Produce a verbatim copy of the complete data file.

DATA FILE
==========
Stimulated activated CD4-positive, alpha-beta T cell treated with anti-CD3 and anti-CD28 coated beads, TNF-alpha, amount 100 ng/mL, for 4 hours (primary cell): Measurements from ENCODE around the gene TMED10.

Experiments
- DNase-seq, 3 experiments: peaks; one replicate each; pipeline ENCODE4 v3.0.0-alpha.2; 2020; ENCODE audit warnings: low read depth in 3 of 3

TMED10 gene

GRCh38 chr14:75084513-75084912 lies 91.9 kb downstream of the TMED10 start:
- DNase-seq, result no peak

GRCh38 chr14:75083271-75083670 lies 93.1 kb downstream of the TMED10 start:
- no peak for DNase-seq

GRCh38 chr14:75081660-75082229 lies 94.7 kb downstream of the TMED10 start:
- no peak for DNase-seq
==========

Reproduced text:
Stimulated activated CD4-positive, alpha-beta T cell treated with anti-CD3 and anti-CD28 coated beads, TNF-alpha, amount 100 ng/mL, for 4 hours (primary cell): Measurements from ENCODE around the gene TMED10.

Experiments
- DNase-seq, 3 experiments: peaks; one replicate each; pipeline ENCODE4 v3.0.0-alpha.2; 2020; ENCODE audit warnings: low read depth in 3 of 3

TMED10 gene

GRCh38 chr14:75084513-75084912 lies 91.9 kb downstream of the TMED10 start:
- DNase-seq, result no peak

GRCh38 chr14:75083271-75083670 lies 93.1 kb downstream of the TMED10 start:
- no peak for DNase-seq

GRCh38 chr14:75081660-75082229 lies 94.7 kb downstream of the TMED10 start:
- no peak for DNase-seq